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Irish medical experience – my point of view

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 I had the luck to live in Ireland long before getting pregnant. My experience, with the pregnancy and later on with the birth, was a nice one, I didn’t spend too much time in the hospital, I didn’t need to, usually you could get the next appointment details at the end of the current one, they tried to call you in time or even earlier, all these were happening in an Irish public hospital.

 I’ve been attending A&E (emergency department) too, in different circumstances, you cannot anticipate the time you’ll be out of there, usually that’s a busy place to be. I met here, in the hospital, people that love their jobs, that take care of you and most of all that are there if you need someone to help you. And I didn’t even pay a cent for that. Maybe the wages are satisfying , but they work a lot too. The care for patients is one of the many advantages of the public health system.

  Another advantage is the preference for the vaginal birth if everything goes well. Obviously, as it happened to me, all that matters is the well-being of mother and baby. If C-section is mandatory, they won’t hesitate. Even if I was sometimes concerned about the way they use to monitor your pregnancy, now I realize I can’t complain.

  I was hospitalized for 4 days, after having an emergency C-section, they recommend 3-5 days. When attending the ante-natal classes the midwife told us to make sure that the moment we decide to go home with the baby is the right one, because in the hospital you have permanent help if you need and is wise to take advantage of it. Robert was next to me all the time and this is another big advantage: they encourage the bonding through permanent contact with the baby.

  Another precious aspect of the Irish medical system is the fact that they send a PHN (public health nurse) at home to check both mother and baby and who’s there for everything you might need. It’s like your best friend after giving birth. That was the moment when I met Fiona, a great nurse, a wonderful woman. I could look into her eyes and with only a few words she would understand the way I was feeling. Thanks, Fiona! Her first visit was the day next to discharge. As a first time mom (even if you can find lots of information online, you need to pass it through your own filter and adapt them to your current situation, was hard to do that while sleep deprived) I had lots of questions, but she was there to give me answers, to give me a priceless advice.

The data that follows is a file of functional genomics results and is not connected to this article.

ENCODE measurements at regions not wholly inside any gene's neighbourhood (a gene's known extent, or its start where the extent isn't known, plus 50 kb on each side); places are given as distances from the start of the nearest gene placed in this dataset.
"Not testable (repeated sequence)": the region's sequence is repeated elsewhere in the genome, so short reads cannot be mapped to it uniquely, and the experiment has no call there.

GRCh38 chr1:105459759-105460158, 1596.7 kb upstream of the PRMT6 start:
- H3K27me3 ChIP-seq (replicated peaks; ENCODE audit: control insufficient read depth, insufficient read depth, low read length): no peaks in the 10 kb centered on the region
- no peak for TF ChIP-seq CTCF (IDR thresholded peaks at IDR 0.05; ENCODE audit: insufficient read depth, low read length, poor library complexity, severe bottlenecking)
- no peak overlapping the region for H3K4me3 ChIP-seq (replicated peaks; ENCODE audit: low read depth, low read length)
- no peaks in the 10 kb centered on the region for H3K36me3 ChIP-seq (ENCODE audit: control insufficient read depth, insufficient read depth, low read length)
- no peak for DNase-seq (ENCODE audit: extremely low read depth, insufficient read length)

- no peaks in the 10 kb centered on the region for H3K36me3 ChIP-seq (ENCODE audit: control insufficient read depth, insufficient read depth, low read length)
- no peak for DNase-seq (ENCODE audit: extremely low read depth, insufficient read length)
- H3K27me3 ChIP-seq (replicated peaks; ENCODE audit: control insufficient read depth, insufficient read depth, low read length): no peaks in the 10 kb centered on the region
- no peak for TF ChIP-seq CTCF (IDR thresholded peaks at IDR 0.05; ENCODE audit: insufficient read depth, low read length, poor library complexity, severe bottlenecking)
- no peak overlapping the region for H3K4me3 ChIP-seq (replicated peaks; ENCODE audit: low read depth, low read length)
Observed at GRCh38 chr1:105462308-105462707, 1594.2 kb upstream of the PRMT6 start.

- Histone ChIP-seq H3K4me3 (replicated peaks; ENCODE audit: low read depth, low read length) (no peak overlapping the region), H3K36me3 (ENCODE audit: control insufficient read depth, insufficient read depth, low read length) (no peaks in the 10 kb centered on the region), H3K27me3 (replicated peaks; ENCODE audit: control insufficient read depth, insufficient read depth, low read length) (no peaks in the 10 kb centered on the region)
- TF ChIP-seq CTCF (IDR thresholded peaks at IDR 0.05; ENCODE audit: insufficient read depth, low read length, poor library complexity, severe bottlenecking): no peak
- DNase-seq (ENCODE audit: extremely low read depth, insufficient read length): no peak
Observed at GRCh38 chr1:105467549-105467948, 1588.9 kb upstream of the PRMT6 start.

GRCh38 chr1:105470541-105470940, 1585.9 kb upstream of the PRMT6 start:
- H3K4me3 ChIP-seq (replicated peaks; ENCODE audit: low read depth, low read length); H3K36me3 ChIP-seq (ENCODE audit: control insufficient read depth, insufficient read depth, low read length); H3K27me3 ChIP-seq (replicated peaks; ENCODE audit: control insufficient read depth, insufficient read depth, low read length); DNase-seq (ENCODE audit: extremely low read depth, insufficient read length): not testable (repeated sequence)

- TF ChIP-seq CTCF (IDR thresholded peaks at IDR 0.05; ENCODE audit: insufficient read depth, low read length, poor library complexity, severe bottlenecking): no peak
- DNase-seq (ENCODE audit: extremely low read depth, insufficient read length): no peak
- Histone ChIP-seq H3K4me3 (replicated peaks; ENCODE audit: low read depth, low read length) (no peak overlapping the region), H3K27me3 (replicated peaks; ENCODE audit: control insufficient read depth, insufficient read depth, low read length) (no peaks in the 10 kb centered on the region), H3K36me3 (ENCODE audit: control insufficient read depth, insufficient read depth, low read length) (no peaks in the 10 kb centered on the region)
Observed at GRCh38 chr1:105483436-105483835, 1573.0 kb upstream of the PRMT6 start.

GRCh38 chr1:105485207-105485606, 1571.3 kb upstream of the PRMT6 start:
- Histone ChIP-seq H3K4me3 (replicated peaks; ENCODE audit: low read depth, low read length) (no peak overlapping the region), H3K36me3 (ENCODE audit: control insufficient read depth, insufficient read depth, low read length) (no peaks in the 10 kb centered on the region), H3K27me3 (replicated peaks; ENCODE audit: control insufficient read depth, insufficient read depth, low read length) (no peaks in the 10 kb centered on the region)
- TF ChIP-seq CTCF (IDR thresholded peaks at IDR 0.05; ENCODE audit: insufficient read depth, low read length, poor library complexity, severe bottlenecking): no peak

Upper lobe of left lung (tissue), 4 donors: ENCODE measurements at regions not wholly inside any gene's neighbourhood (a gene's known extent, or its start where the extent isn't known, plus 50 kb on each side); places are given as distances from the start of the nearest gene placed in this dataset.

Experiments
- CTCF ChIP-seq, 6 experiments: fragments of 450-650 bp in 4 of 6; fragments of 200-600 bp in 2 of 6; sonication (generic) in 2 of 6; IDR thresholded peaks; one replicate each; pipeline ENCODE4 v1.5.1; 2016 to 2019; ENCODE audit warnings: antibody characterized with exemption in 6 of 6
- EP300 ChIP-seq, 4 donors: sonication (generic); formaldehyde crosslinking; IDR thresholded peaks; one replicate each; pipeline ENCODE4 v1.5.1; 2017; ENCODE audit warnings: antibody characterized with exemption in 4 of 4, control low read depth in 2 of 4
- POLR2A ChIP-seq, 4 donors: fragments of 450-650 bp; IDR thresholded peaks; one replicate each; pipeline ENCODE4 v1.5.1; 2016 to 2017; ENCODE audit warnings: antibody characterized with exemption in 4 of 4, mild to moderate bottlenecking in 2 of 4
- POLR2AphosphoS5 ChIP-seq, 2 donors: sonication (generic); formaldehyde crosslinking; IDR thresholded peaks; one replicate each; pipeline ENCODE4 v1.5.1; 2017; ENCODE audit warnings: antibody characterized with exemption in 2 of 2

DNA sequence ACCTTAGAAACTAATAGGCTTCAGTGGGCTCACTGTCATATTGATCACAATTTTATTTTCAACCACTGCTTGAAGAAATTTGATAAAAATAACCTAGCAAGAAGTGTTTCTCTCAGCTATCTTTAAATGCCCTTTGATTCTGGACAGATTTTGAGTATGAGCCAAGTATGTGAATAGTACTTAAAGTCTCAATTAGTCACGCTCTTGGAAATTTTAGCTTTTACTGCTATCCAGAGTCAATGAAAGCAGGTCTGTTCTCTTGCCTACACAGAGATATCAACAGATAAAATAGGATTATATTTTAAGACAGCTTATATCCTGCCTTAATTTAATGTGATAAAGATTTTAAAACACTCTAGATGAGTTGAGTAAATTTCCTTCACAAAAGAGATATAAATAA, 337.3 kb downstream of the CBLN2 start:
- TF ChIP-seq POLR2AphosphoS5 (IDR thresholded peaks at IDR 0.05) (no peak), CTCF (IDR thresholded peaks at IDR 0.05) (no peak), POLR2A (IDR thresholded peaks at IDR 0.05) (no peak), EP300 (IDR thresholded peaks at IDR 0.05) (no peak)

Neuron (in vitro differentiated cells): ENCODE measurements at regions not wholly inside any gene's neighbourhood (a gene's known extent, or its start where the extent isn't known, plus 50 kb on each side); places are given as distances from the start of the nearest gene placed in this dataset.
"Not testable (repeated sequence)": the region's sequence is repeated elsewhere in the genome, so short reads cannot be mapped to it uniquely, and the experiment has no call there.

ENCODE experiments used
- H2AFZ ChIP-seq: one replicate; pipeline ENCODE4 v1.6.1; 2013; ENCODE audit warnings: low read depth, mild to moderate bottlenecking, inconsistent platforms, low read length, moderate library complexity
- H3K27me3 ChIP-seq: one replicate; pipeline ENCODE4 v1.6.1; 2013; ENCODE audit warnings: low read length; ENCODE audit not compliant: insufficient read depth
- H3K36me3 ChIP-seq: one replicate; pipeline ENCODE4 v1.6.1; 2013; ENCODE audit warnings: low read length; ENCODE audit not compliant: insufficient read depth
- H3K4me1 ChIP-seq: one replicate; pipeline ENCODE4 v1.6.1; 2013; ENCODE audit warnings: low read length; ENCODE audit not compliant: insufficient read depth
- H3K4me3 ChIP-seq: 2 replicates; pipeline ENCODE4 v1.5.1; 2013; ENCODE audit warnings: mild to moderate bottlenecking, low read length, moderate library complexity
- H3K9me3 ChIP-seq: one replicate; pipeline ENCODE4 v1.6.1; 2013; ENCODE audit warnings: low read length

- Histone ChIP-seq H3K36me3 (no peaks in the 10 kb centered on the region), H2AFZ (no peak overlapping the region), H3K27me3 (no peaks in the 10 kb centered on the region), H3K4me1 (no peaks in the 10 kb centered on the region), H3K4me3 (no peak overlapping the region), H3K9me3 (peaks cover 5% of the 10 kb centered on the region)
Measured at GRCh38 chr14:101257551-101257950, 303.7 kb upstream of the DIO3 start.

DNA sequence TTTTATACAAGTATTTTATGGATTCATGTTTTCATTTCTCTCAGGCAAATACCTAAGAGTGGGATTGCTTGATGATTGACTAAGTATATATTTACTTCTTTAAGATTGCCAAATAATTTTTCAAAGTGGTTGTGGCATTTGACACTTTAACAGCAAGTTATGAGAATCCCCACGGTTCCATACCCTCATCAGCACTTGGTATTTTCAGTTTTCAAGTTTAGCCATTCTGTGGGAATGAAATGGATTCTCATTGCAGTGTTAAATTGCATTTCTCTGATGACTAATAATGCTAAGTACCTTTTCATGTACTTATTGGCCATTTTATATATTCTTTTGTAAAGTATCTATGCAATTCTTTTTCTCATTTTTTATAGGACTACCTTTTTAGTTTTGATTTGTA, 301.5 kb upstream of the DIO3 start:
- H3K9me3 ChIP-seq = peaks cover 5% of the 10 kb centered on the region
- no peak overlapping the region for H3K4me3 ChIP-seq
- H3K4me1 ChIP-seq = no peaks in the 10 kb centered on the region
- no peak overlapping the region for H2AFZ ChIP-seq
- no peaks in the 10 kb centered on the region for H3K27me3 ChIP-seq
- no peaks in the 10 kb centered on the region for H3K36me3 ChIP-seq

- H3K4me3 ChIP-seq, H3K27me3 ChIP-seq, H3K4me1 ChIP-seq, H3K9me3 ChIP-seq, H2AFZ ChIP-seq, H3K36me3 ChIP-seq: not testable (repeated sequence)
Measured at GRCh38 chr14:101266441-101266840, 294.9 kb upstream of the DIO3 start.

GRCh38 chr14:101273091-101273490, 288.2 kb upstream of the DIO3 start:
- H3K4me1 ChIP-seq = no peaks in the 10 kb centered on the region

I thought that I couldn’t be affected by PND (postnatal depression) because I wanted my baby so much that it would be impossible to suffer once he-s here. Unfortunately that wasn’t true. I found out that PND is more frequent than I thought – dads can develop it too – and it’s not linked to the feelings you have for your baby. The circumstances (always on my own, at home with Robert, breastfeeding challenges, lack of sleep, very low support – physical and emotional -, far away from home and without having a proper face-to-face speech with another person) and all the changes I was facing in my new life as a mom, they all led me to depression. Fiona’s help was accessible, she always encouraged me by saying that it’s a stage, that will pass, that everything I do is right and we, mothers, are super-humans. I’m very glad I met her at the very beginning, she was transferred after 3 months.

  I feel like we’re fine today, both me and baby. I hope dad is alright too. Men usually don’t show feelings, but they are overwhelmed too, they can hardly cope with the new life. They are like grown-up kids, Fiona used to tell me that they are like this forever, they feel excluded. We learn a lot with each passing day. I think that Irish people rely on proper information regarding the life with baby, you can find support if you need it, you can attend classes and support group meetings, you are not alone in this.

  I found out that writing on the blog feels like some kind of therapy. I like it, it’s like when you have a problem, recognition is the first and very important step towards recovery. When we are low, we must think about 5 positive things which cancel a negative one. As a mother we know that we have more than 5 in a day, so we’re fantastic! Be well!

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